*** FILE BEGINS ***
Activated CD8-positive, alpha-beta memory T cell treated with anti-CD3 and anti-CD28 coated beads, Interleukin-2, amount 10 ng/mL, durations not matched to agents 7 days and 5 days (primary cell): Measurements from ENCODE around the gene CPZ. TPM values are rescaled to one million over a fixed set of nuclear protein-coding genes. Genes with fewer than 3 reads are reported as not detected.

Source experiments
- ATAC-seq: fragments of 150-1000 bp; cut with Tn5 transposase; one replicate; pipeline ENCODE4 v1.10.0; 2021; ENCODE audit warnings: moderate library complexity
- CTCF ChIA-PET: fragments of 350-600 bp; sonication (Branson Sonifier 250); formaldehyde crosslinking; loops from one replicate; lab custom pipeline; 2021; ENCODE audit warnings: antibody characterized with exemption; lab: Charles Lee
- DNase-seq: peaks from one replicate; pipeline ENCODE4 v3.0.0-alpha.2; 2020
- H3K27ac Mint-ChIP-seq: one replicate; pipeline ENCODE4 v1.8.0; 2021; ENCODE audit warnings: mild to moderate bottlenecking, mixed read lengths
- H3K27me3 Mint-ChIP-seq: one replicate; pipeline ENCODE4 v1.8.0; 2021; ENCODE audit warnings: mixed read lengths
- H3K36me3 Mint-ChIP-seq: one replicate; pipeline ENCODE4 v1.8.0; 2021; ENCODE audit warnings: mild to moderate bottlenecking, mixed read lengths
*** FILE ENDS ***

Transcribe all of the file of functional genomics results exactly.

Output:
Activated CD8-positive, alpha-beta memory T cell treated with anti-CD3 and anti-CD28 coated beads, Interleukin-2, amount 10 ng/mL, durations not matched to agents 7 days and 5 days (primary cell): Measurements from ENCODE around the gene CPZ. TPM values are rescaled to one million over a fixed set of nuclear protein-coding genes. Genes with fewer than 3 reads are reported as not detected.

Source experiments
- ATAC-seq: fragments of 150-1000 bp; cut with Tn5 transposase; one replicate; pipeline ENCODE4 v1.10.0; 2021; ENCODE audit warnings: moderate library complexity
- CTCF ChIA-PET: fragments of 350-600 bp; sonication (Branson Sonifier 250); formaldehyde crosslinking; loops from one replicate; lab custom pipeline; 2021; ENCODE audit warnings: antibody characterized with exemption; lab: Charles Lee
- DNase-seq: peaks from one replicate; pipeline ENCODE4 v3.0.0-alpha.2; 2020
- H3K27ac Mint-ChIP-seq: one replicate; pipeline ENCODE4 v1.8.0; 2021; ENCODE audit warnings: mild to moderate bottlenecking, mixed read lengths
- H3K27me3 Mint-ChIP-seq: one replicate; pipeline ENCODE4 v1.8.0; 2021; ENCODE audit warnings: mixed read lengths
- H3K36me3 Mint-ChIP-seq: one replicate; pipeline ENCODE4 v1.8.0; 2021; ENCODE audit warnings: mild to moderate bottlenecking, mixed read lengths